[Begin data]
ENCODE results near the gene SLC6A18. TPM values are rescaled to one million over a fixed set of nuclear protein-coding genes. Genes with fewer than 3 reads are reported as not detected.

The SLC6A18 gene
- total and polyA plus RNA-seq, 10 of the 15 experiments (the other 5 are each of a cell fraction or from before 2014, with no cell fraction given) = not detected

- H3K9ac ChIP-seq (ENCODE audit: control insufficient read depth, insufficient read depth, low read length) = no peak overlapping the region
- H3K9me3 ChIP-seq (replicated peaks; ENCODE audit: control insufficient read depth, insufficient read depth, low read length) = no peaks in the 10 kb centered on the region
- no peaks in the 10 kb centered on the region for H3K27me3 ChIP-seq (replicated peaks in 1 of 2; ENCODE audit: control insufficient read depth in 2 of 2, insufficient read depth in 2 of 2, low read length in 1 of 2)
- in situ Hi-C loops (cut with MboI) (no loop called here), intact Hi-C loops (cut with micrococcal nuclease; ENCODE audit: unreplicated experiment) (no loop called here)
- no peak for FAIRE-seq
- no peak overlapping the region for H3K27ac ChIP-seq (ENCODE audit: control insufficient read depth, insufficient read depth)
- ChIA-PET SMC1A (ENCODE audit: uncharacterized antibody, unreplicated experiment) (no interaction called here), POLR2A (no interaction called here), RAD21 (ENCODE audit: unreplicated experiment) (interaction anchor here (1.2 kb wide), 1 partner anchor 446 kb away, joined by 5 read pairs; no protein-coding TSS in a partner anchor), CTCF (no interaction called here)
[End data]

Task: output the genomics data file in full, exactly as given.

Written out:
ENCODE results near the gene SLC6A18. TPM values are rescaled to one million over a fixed set of nuclear protein-coding genes. Genes with fewer than 3 reads are reported as not detected.

The SLC6A18 gene
- total and polyA plus RNA-seq, 10 of the 15 experiments (the other 5 are each of a cell fraction or from before 2014, with no cell fraction given) = not detected

- H3K9ac ChIP-seq (ENCODE audit: control insufficient read depth, insufficient read depth, low read length) = no peak overlapping the region
- H3K9me3 ChIP-seq (replicated peaks; ENCODE audit: control insufficient read depth, insufficient read depth, low read length) = no peaks in the 10 kb centered on the region
- no peaks in the 10 kb centered on the region for H3K27me3 ChIP-seq (replicated peaks in 1 of 2; ENCODE audit: control insufficient read depth in 2 of 2, insufficient read depth in 2 of 2, low read length in 1 of 2)
- in situ Hi-C loops (cut with MboI) (no loop called here), intact Hi-C loops (cut with micrococcal nuclease; ENCODE audit: unreplicated experiment) (no loop called here)
- no peak for FAIRE-seq
- no peak overlapping the region for H3K27ac ChIP-seq (ENCODE audit: control insufficient read depth, insufficient read depth)
- ChIA-PET SMC1A (ENCODE audit: uncharacterized antibody, unreplicated experiment) (no interaction called here), POLR2A (no interaction called here), RAD21 (ENCODE audit: unreplicated experiment) (interaction anchor here (1.2 kb wide), 1 partner anchor 446 kb away, joined by 5 read pairs; no protein-coding TSS in a partner anchor), CTCF (no interaction called here)